In one example, 18.8% of the results for young people at Wester Hailes Education Centre were downgraded to a fail. For young people attending George Heriot’s School, a private school, the same calculation threw up a result of 3%. In another, 20.7% of results at The Royal High School initially were downgraded, but only 7.30% of those attending Stewart’s Melville, one of the Merchant Company fee paying schools.
|Name of school||Highers adjusted from pass to fail||Highers adjusted up||Highers adjusted down|
|Balerno Community High School||12.2%||1.1%||28.9%|
|Basil Paterson College||4.40%||10.30%|
|Boroughmuir High School||4.8%||1.5%||10.2%|
|Broughton High School||5.9%||1.4%||20.6%|
|Castlebrae Community High School||5.6%||1.7%||15.5%|
|Clifton Hall (incorporating St Serf’s School||12.4%||1.20%||30.40%|
|Craigmount High School||6.5%||1.30%||17.4%|
|Craigroyston Community High School||12.3%||3.2%||33.1%|
|Currie Community High School||9.5%||4.5%||18.8%|
|Dalkeith High School||9.3%||2.9%||23.6%|
|Deans Community High School||19.5%||0.9%||45.1%|
|Drummond Community High School||11.5%||7.2%||26.1%|
|Dunbar Grammar School||7.7%||0.8%||22.4%|
|Edinburgh Steiner School||3.90%||6.10%||8.40%|
|Eyemouth High School||18.1%||0.9%||40.0%|
|Firrhill High School||10.5%||1.6%||17.9%|
|Forrester High School||19.0%||2.4%||33.9%|
|George Heriot’s School||3.00%||0.10%||8.50%|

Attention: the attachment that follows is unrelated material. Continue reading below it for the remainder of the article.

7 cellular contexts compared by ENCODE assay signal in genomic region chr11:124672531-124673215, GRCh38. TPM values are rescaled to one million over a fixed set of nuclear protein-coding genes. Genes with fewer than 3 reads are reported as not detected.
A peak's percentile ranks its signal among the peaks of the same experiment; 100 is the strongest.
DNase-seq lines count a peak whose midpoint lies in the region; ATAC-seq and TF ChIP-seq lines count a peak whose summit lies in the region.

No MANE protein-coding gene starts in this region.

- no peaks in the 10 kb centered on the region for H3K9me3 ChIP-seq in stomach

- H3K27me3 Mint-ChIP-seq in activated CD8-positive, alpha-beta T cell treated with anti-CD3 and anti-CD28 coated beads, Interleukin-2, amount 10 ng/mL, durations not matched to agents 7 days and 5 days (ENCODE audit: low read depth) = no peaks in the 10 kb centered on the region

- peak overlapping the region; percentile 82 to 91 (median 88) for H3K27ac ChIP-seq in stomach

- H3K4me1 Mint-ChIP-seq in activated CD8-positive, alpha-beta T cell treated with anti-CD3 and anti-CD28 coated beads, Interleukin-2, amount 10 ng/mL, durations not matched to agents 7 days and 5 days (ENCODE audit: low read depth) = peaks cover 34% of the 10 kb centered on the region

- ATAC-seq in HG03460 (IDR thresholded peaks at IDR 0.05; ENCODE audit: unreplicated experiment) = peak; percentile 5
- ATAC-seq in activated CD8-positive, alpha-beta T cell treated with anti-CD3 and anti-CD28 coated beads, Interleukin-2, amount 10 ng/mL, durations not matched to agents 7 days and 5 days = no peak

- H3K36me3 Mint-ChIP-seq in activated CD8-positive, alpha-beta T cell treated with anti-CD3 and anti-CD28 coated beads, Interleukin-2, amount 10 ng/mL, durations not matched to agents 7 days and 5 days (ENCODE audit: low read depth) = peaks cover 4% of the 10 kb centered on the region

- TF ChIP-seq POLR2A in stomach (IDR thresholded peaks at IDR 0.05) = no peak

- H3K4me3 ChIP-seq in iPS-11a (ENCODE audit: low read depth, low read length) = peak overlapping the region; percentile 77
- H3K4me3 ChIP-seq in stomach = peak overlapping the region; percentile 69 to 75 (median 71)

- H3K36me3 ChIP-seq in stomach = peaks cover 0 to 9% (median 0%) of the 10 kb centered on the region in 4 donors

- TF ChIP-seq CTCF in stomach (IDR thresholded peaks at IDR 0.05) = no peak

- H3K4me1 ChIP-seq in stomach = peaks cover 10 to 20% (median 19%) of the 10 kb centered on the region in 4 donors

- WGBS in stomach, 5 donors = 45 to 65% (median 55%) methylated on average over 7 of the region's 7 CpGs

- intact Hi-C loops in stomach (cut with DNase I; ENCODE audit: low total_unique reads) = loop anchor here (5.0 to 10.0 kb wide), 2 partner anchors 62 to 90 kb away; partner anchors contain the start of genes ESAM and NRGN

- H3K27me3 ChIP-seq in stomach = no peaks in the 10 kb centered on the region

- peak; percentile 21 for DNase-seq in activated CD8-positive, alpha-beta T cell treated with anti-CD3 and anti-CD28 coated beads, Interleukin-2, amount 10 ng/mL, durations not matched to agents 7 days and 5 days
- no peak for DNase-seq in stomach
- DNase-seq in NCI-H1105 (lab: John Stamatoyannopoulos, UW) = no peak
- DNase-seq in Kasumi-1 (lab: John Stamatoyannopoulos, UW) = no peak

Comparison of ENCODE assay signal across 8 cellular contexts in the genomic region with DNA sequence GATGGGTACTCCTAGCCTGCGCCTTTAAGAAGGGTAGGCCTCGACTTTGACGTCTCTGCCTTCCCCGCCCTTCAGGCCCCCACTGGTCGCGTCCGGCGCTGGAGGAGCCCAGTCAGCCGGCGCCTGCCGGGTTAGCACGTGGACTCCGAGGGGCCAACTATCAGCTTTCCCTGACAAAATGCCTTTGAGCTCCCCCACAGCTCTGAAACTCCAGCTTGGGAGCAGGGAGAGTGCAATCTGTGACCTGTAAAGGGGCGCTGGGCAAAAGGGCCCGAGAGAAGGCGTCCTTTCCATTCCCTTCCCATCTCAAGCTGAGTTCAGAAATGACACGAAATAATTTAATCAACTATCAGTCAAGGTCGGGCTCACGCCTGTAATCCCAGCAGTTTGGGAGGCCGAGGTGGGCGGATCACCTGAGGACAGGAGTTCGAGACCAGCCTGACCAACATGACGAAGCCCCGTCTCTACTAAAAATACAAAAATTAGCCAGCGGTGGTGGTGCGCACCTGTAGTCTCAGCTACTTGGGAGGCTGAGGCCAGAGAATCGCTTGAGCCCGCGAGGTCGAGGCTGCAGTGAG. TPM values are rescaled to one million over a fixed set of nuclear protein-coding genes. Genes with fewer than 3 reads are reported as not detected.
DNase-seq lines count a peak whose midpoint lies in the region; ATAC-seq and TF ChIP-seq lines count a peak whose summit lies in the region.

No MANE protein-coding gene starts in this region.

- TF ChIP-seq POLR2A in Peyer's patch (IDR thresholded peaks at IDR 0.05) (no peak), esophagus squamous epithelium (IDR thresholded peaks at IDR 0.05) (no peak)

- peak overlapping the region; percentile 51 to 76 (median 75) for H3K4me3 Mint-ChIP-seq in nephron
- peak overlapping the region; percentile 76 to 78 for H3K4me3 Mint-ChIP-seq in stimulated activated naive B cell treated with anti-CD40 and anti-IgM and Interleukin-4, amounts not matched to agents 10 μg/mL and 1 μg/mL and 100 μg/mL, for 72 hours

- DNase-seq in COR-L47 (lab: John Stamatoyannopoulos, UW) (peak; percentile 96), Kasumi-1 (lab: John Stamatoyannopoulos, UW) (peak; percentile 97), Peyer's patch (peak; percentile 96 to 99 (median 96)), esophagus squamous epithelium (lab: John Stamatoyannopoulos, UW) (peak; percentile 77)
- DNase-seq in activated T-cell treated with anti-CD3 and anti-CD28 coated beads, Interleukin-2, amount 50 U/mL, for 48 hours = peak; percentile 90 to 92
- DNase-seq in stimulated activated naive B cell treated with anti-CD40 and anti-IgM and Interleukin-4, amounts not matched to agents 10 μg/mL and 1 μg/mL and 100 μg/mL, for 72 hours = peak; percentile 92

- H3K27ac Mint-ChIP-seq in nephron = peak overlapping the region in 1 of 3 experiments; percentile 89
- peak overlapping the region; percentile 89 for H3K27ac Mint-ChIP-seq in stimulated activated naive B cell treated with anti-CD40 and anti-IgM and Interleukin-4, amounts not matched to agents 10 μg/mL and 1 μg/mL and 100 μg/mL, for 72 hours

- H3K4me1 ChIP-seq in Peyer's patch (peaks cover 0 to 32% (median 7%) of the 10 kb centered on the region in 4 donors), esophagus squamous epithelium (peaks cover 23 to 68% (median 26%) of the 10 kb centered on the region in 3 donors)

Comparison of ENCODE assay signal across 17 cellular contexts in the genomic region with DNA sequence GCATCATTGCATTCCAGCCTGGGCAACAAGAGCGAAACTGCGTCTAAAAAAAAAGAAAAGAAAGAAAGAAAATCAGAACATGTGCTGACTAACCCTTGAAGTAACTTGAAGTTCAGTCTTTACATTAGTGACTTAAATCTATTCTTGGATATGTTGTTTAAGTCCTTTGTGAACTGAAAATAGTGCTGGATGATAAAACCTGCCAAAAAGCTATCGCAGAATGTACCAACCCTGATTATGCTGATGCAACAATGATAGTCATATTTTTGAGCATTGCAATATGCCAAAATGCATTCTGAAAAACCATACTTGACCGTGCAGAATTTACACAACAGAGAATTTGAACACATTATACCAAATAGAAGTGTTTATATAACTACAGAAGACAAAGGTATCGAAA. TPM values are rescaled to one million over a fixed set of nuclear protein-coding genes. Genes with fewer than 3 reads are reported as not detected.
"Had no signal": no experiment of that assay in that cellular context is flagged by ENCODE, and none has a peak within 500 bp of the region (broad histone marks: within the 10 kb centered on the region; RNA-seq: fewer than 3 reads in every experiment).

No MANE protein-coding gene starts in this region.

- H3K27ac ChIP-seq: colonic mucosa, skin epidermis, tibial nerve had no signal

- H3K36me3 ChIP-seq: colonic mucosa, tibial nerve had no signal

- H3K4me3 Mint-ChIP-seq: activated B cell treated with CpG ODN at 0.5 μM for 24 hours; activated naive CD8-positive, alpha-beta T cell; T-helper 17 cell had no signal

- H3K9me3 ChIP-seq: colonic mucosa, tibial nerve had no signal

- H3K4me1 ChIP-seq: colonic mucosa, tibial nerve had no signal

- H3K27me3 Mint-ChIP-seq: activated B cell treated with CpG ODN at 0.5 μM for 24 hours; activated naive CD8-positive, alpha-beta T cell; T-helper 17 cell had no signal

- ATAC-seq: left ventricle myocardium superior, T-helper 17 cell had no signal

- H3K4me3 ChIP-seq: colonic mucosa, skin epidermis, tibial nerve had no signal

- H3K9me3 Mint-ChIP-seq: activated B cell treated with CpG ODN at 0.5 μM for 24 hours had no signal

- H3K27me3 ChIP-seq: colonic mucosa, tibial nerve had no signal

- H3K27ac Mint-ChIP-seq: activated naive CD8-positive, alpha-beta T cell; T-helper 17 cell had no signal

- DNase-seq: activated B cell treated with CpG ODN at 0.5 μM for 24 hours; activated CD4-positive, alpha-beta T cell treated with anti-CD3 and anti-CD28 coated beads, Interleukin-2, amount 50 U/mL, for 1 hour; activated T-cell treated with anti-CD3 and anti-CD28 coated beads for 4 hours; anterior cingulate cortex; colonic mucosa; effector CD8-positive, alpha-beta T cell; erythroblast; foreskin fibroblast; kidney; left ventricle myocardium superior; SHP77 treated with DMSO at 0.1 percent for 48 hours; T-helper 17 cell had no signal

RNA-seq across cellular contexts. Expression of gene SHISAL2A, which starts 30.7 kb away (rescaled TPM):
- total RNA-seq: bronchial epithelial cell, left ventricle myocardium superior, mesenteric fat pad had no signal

|George Watson’s College||5.90%||0.80%||11.70%|
|Gracemount High School||18.3%||2.70%||39.1%|
|Holy Rood High School||13.5%||0.9%||21.9%|
|James Gillespie’s High School||5.6%||2.9%||13.5%|
|Liberton High School||22.6%||0.7%||46.1%|
|Merchiston Castle School||2.10%||6.30%|
|Musselburgh Grammar School||7.8%||2.4%||16.9%|
|Newbattle High School||17.5%||1.5%||40.5%|
|North Berwick High School||5.8%||1.3%||15.3%|
|Penicuik High School||9.9%||5.5%||18.8%|
|Portobello High School||8.8%||1.8%||29.9%|
|Preston Lodge High School||16.8%||1.8%||36.9%|
|Queensferry High School||9.5%||3.2%||19.9%|
|St Augustine’s High School||11.4%||2.7%||28.8%|
|St George’s School for Girls||4.50%||2.40%||17.20%|
|St Margaret’s Academy||12.6%||1.1%||33.7%|
|St Margaret’s School for Girls||5.30%||0.40%||7.60%|
|St Thomas of Aquin’s High School||8.8%||1.0%||18.8%|
|Stewart’s Melville College||3.60%||0.50%||7.30%|
|The Edinburgh Academy||3.40%||1.60%||15.90%|
|The Mary Erskine School||4.30%||0.30%||10.90%|
|The Royal High School||6.1%||1.9%||20.7%|
|Tynecastle High School||13.2%||1.1%||30.3%|
|West Calder High School||11.7%||1.0%||28.7%|
|Wester Hailes Education Centre||18.8%||2.0%||32.8%|
During the pandemic the whole diet of exams was cancelled in Scotland.
Instead teachers were invited to rank each pupil against work done throughout the year, and make a guesstimate as to how that pupil would have got on in any exam. The SQA then applied their moderation process ACM which took into account the previous three years’ results in any school. After the outcry about many results which had been downgraded beyond what the individual student and their teachers had imagined, new results were reissued. The same happened in England and Wales. The new marks were based on either teacher recommendation or the SQA estimate where these were higher.
Cllr Ian Perry, The City of Edinburgh Council Education Convener, said: “We appreciate that the restrictions due to COVID have made the situation very challenging for everyone concerned. Our top priority during this time was to make sure that pupils in Edinburgh schools were given the mark that their work and effort through the term deserved. We are grateful that the original marking system was replaced by more appropriate teacher led assessment which better reflected the ability of our pupils.”